You bring up a great point -regarding walking in the Autumn and the kids being back in school. When I was hiking the AT, I realized the energy that comes from walking in nature. According to some traditions, walking/being in nature is good for the soul. I do not mind walking alone or with a person or two, but I think more than that becomes a distraction (for me anyway). That being said, at the end of the day, I could foresee looking forward to being around Peregrinos and locals - and talking about "it all".
    I am thinking about doing something more that journaling. I may blog (all though I never have before), I guess I could also post on this site or maybe even Facebook.
    No soy fluido in espanol, pero I will practice before leaving and of course while in Espana.
    Talk Soon,
    Todo El Camino
     
  24. Dominick

    Dominick New Member

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    Hi Wiley,
    Thanks for the information. I am a member of AAA and will talk to them about options - as well as my bank. I am open to whatever other advice you have.
    Gracias,
    Dominick
     
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  25. UnkleHammy

    UnkleHammy Well-Known Member

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    Duolingo might give you some practice and it is free and runs on your phone.
     
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  26. Wily

    Wily Francés 2016; Portugués 2017; Inglés/Fisterra 2018

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    Hey Dominick, One of the best pieces of advice that I can offer you is to not rush your Camino. I put myself on a schedule and walked it in 31 days. Way too fast! Go at a pace fast enough to get there, but slow enough to see. As you learned a great deal about yourself walking the AT, so, too, will you on the Camino. For me, in large part, a great deal of introspection happens due to the many other amazing pilgrims you have the good fortune to meet traveling the same road. One experiences an amazing camaraderie with folks on the trail, in the albergues, relaxing over a glass of Rioja, or when helping someone tend to their blisters.

    I head back to Spain in just over a month from now to walk another Camino. Although the walking is great, I look forward most to meeting new people from all walks of life and from lands very distant from mine. IMHO walking the Camino is really all about the people and the amazing things we can learn from them and about ourselves because of the interactions that seem to happen so naturally. Buen Camino!
     
  27. Dominick

    Dominick New Member

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    Hi Wily,
    Great advice and I agree. I do have a number of days that I would like to complete the walk to Santiago, however, the internal & external "journey" is a very important part of my walk; thus I will definitely be open to flexibility ("smelling the roses"). How many Caminos have you walked? I could definitely see myself going doing more.
    Gracias,
    Dominick
     
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  28. Margareta Varenhed

    Margareta Varenhed Member

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    Hi Leslie and all Pilgrims,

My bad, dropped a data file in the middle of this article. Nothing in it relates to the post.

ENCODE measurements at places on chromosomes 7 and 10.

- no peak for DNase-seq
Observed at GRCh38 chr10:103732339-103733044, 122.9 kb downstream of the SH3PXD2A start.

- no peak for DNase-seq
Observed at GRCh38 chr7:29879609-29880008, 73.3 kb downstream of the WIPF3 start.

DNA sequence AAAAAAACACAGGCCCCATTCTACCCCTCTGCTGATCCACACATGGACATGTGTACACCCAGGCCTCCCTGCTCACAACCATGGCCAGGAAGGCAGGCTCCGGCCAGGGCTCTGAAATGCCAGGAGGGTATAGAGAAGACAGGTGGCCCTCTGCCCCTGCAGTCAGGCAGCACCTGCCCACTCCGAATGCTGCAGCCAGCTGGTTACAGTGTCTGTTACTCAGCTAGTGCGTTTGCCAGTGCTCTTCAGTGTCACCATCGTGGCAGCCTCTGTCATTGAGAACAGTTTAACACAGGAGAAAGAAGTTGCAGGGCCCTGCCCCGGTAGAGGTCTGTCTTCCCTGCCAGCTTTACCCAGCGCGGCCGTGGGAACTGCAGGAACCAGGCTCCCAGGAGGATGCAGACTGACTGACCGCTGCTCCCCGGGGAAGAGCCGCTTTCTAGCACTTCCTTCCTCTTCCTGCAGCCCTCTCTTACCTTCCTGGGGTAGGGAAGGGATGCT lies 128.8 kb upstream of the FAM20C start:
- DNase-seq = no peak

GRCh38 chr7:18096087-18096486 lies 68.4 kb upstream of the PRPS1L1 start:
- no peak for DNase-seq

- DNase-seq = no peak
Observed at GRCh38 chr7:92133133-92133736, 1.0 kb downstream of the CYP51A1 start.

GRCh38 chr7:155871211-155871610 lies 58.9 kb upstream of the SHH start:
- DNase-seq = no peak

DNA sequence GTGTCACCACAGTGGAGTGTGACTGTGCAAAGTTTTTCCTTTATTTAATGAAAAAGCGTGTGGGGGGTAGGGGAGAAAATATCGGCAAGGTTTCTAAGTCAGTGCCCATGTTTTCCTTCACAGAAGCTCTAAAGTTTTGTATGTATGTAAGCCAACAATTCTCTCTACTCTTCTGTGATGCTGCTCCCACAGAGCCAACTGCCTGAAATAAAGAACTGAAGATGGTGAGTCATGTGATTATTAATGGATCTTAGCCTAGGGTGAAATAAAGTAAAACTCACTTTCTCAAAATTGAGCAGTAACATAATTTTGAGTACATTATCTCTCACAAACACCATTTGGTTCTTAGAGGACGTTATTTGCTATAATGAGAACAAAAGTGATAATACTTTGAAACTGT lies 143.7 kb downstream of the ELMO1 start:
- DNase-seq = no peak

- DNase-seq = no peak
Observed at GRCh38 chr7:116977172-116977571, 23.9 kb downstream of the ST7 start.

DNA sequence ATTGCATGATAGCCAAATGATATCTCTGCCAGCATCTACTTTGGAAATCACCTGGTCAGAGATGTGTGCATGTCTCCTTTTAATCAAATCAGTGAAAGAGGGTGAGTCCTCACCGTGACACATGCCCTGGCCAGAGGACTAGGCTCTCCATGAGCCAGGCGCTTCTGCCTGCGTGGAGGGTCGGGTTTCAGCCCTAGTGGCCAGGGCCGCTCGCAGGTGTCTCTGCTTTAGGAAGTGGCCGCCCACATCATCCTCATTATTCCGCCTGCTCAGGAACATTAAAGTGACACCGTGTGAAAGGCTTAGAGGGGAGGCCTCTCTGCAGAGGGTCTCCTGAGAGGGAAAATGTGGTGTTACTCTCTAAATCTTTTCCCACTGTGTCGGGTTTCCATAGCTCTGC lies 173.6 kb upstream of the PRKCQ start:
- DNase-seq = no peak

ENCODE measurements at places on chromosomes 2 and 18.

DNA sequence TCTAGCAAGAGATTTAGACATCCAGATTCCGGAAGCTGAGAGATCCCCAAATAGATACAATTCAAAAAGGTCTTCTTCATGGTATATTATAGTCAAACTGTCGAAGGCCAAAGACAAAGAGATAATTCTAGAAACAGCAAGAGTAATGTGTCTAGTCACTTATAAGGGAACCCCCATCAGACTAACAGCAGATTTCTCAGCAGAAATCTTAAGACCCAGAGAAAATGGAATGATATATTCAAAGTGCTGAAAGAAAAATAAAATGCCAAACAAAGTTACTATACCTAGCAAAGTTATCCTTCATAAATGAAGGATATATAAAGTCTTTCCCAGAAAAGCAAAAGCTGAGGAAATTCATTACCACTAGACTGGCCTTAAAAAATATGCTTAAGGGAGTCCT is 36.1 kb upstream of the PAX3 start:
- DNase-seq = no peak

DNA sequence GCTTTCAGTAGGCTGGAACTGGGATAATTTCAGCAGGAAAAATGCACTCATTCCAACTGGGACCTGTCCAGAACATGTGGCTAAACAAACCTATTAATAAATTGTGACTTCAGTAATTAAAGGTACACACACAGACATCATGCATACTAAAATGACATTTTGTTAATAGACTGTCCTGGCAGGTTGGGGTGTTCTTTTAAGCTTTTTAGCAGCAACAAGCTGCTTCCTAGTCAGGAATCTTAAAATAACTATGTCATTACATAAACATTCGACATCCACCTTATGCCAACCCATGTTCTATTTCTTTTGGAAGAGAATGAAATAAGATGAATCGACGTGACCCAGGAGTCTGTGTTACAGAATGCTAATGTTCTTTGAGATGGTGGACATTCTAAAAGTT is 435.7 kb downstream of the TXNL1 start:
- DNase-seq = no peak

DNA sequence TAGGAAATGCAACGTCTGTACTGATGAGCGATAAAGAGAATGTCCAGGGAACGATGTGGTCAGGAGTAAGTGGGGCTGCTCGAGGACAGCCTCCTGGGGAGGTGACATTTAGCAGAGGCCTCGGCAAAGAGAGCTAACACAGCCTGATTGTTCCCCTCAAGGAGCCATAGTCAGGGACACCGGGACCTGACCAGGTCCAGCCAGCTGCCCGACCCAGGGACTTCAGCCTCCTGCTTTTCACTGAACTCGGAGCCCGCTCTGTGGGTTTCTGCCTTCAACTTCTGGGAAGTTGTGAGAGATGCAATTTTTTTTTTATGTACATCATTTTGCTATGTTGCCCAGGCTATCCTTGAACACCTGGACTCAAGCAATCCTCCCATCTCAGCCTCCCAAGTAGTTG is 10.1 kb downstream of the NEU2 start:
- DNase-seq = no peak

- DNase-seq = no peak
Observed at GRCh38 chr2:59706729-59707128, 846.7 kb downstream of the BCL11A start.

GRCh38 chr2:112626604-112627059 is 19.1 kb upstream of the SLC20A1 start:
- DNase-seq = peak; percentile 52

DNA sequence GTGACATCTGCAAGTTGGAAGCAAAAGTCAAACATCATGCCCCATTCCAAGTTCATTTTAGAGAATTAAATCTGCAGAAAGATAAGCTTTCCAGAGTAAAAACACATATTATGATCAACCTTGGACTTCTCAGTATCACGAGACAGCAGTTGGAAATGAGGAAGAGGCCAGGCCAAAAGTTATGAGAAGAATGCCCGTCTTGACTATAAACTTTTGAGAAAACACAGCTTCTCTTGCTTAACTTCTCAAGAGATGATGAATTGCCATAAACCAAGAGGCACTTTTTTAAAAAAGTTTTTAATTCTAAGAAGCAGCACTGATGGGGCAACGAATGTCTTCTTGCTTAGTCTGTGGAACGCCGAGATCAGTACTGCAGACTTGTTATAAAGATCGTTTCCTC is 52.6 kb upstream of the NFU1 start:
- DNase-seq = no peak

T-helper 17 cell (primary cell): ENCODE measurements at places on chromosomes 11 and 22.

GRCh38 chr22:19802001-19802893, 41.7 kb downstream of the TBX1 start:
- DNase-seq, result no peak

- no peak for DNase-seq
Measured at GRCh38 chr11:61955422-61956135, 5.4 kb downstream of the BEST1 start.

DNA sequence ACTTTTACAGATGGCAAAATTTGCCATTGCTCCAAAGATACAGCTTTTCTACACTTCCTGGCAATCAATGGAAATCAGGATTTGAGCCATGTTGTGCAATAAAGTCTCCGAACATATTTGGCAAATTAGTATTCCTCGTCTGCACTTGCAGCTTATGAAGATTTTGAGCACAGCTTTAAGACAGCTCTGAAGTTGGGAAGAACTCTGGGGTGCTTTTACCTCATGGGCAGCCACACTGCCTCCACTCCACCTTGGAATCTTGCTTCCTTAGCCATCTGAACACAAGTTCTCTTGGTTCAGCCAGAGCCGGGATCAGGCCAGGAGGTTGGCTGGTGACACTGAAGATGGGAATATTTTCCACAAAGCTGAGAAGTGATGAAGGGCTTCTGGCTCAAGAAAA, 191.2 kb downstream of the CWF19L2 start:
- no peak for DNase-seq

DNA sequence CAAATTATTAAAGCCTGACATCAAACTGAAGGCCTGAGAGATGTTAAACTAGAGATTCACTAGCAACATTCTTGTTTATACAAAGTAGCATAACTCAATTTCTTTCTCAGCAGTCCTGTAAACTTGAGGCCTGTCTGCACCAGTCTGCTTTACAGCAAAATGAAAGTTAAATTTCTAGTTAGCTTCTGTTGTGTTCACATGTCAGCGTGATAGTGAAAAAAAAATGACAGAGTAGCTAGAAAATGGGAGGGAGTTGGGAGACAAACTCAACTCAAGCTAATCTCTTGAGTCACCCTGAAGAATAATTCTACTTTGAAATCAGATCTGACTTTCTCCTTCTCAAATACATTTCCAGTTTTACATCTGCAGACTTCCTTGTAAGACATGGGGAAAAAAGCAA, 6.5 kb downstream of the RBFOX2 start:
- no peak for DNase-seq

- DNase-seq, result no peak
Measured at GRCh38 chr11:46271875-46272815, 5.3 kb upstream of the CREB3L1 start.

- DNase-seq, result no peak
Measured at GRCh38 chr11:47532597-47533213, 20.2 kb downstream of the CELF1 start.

I'm rather new on the forum and I must say it's really nice to chat with all of you.
    I very much enjoy life on the Camino, walking long days all alone and the social life in the evenings.
    I started my first Camino in SJPP in 2011 and stopped in Burgos with a bad knee. Next time was in 2014, after having worked in Central African Republic for a few months. I walked from Pamplona to Santiago and it was so much better than having a session or two with a psychiatrist, which is the normal procedure after a mission in war country with MSF - Doctors Without Borders.
    Last summer I did Le Puy en Velay to Cahors - the most beautiful walk I ever did! - and this year in May I will continue from Cachors to SJPP. I also want to do the Camino Portugues, maybe 2019...
     
  29. Phil Barnhart

    Phil Barnhart New Member

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    Leslie,

    My friend Jon has had the Camino De Santiago trip on his bucket list for years. The traveling that I have done has been fairly limited but when he asked me about doing this trip with him the timing couldn't have been better. Feeling like this would be good for my soul. I'm from Portland, Oregon and Jon lives in Wenatchee, Washington, (which is the general area where we both grew up).

    I watched the movie The Way and really got motivated about doing this. Picked up the Footprint Handbook Camino de Santiago as a tool for getting me started and then Jon found your Forum. What a great resource! So far I've really enjoyed an appreciated the responses that I've received from other Pilgrims and just reading through some of the threads.

    We're going to arrive in St. Jean via train and bus from Paris on June 2. We are going to try to make Logrono in 7 days and then figure out a way to get to the end of the trail so that we can take a couple of days and end up walking into Santiago de Compostela since we fly out on June 12.

    Thank you for this amazing Forum. Looking forward to the experience and meeting other Pilgrims along the way.
     
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  30. UnkleHammy

    UnkleHammy Well-Known Member

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    Chech the planned France train strikes.